In the mid 1800s in Germany, Elbe River sturgeon roe (caviar) was used as fish and pig food. That changed when two streetwise barrel makers (Dieckmann and Hansen) decided to commercialize herring and sturgeon meat production. At the time Hamburg was a vital European trading post especially for Russian products. Capitalizing on what they keenly understood to be a superior product to the Elbe River sturgeon roe, they became the first traders in Russian sturgeon roe using none other than their very own barrels. They became the first European company to specialize in Caviar imports from Russia.
Unlike many other fish, sturgeon (pictured left) take many years of nurturing before the eggs are ready for reproduction. Meaning there has to be a carefully controlled fishing program so as not to destroy the cycle and deplete the species. That’s what happened to the North American and German sturgeon population and why Russian Caviar was not only the most luxurious product, but really the only one available.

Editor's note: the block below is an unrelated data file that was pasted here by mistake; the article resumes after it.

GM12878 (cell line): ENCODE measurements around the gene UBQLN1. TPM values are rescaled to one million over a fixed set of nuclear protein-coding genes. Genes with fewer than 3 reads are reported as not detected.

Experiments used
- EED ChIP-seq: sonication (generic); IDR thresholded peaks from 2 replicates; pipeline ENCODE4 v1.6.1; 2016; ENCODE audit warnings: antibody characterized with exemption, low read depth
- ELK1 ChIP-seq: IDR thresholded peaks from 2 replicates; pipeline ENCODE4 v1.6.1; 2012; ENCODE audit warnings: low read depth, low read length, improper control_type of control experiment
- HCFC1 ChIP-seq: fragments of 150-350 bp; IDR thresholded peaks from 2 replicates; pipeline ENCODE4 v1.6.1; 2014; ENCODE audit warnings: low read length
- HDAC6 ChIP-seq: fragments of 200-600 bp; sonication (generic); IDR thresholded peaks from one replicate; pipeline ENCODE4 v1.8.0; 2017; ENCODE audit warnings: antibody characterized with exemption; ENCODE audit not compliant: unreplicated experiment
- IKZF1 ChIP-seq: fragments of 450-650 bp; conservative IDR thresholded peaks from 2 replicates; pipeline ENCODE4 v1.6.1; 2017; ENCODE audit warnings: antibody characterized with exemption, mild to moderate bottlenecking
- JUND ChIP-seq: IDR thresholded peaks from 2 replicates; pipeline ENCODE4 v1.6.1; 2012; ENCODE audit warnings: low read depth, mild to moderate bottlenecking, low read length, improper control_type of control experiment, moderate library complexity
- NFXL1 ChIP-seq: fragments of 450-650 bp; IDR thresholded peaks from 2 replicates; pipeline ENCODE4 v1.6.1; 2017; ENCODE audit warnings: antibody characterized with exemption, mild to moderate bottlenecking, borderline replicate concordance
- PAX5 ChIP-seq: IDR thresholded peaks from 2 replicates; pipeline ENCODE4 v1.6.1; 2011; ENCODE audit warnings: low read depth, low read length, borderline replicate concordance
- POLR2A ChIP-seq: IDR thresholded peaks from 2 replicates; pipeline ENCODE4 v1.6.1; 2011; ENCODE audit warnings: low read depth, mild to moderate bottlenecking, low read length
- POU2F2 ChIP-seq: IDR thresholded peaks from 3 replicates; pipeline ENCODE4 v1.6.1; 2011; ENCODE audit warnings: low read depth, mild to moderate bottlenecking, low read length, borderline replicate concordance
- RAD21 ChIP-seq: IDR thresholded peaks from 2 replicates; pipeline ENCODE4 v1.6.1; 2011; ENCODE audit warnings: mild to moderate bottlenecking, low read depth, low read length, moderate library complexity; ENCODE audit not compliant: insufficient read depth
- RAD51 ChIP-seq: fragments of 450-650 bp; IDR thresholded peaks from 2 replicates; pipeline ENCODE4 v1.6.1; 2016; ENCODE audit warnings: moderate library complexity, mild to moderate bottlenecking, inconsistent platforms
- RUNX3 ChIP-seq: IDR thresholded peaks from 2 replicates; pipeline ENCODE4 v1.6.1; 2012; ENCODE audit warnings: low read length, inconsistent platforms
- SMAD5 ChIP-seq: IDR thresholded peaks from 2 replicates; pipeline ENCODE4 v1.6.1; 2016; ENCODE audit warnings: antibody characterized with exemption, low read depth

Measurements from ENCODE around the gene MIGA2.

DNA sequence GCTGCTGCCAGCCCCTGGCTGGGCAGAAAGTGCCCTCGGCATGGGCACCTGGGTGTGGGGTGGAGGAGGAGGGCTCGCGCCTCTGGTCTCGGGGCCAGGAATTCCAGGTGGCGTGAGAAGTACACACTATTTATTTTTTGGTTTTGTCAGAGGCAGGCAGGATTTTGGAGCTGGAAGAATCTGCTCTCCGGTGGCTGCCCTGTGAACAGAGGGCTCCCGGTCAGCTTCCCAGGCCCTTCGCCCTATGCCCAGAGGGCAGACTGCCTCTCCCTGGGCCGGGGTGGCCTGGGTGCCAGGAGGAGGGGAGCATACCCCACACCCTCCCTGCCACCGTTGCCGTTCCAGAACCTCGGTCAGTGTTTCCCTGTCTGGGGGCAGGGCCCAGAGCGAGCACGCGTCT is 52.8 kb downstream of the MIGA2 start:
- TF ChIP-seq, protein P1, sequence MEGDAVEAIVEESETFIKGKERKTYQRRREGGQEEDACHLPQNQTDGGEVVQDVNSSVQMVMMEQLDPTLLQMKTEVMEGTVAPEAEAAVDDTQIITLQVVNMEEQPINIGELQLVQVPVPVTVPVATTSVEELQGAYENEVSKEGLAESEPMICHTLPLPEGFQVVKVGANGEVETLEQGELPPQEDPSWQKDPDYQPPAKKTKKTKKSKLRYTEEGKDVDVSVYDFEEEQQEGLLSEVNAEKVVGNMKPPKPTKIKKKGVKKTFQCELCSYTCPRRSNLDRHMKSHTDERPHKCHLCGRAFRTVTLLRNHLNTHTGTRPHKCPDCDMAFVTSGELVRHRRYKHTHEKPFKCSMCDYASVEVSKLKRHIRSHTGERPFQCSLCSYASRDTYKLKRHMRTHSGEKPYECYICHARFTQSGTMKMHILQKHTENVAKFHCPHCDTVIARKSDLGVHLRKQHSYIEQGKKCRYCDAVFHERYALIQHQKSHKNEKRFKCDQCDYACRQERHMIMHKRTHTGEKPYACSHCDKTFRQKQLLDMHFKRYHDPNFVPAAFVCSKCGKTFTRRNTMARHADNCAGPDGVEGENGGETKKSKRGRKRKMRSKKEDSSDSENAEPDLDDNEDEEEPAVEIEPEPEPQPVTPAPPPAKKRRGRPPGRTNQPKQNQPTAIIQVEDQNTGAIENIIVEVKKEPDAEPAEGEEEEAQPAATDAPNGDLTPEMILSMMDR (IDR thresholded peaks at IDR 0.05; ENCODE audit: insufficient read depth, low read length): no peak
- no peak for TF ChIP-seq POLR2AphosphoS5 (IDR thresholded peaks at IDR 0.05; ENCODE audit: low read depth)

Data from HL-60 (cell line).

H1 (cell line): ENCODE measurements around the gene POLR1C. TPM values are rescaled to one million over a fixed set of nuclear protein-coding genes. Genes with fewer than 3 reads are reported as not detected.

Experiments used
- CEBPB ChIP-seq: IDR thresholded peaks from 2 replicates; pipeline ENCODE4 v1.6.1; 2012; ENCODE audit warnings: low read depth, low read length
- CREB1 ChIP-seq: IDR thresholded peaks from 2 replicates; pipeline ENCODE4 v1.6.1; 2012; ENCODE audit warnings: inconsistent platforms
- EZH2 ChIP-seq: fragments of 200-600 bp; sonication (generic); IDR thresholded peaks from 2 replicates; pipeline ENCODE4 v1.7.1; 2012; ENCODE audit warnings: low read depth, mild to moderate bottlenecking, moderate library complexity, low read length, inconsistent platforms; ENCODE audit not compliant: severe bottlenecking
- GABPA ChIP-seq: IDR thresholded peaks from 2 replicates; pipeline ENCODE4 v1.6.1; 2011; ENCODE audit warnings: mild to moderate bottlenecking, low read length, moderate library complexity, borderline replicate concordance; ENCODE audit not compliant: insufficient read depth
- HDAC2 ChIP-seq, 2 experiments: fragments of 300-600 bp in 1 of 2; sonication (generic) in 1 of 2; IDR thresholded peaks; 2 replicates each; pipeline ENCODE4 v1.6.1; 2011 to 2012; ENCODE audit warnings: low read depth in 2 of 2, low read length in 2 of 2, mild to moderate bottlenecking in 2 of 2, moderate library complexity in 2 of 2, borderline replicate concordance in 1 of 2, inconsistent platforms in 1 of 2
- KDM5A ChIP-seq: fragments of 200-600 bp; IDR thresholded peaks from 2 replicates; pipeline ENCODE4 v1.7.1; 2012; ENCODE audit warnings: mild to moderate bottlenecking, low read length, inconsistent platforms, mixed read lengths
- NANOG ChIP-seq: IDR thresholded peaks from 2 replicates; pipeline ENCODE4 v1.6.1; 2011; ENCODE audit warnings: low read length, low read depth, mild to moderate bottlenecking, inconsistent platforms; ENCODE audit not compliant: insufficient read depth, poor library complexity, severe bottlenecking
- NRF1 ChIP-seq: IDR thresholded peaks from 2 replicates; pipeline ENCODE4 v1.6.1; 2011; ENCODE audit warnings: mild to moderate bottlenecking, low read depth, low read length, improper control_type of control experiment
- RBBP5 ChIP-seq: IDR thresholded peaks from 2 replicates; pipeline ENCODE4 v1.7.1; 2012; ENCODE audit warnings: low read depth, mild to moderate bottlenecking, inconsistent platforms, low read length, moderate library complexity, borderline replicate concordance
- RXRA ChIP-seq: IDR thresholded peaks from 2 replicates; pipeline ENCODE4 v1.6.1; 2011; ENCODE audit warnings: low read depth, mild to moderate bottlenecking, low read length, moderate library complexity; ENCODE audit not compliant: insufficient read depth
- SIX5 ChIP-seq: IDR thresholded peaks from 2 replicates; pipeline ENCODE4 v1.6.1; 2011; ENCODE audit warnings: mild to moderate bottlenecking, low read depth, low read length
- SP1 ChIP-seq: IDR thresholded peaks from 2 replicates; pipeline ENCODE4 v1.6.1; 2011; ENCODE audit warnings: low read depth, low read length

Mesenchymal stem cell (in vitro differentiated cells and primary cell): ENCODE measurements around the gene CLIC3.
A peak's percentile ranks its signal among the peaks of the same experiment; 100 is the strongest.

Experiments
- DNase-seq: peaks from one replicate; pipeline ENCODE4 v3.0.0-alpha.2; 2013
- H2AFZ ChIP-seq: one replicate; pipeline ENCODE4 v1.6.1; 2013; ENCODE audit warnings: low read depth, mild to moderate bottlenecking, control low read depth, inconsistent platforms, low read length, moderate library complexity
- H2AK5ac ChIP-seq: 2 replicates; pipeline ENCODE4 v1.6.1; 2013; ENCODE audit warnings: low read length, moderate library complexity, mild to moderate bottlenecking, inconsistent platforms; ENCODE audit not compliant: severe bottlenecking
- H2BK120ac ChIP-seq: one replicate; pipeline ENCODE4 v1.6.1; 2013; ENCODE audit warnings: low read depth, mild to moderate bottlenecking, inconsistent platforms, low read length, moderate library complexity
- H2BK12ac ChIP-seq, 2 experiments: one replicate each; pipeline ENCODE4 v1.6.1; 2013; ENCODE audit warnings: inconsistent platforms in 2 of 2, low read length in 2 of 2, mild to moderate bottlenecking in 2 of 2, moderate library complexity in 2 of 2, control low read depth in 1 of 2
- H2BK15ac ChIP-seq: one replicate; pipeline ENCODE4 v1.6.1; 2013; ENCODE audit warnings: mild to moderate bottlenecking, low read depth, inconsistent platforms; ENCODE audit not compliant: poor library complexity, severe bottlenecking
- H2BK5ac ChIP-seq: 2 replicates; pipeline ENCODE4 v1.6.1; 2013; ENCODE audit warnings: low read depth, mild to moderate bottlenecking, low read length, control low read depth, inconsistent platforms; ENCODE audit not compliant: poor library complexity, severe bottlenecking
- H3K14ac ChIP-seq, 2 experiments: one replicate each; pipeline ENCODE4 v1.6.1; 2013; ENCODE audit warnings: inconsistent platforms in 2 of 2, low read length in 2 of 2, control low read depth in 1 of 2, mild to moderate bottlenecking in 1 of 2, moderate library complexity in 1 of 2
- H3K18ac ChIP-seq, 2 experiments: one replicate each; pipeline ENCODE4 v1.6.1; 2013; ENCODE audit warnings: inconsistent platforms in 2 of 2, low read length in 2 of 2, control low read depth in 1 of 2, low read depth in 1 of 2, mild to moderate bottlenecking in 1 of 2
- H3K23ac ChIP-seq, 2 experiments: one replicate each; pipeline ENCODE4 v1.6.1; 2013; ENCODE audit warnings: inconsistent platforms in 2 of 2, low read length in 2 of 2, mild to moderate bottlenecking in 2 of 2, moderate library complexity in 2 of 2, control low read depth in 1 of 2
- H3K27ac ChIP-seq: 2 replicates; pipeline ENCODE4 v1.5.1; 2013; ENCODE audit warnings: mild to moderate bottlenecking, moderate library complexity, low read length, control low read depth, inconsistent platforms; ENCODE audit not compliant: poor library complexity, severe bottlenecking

Tsar Nicholass II and Keizer Welheim
By the dawn of the 20th century, Russian Caviar was in the consumer’s mind associated with Russian imperial courts and the lifestyle of the very rich and famous. That all was expected to come to an end with the Tsar and his family’s brutal assassination on July 16, 1918. Russian Caviar was to be buried along side Russia’s disgraced monarchy.
Except it wasn’t.
“Amid the aftershock of the killing of the Tsar and his children, Caviar became the perceived mode of contact to the vanished dream world of the Imperial Russian palaces.” Source: Caviar, by Peter Rebeiz 2010
Tsar Nicholas II
With the end of the WWI, Caspian Sea Caviar became the surviving protected delicacy of the Tsars and their lifestyles. Russian Caviar became synonymous with the Imperial Monarchy’s establishment, their passions, education, sophistication and elegance. It became a small but significant view into this legendary era and a way of reliving some of it’s grand moments.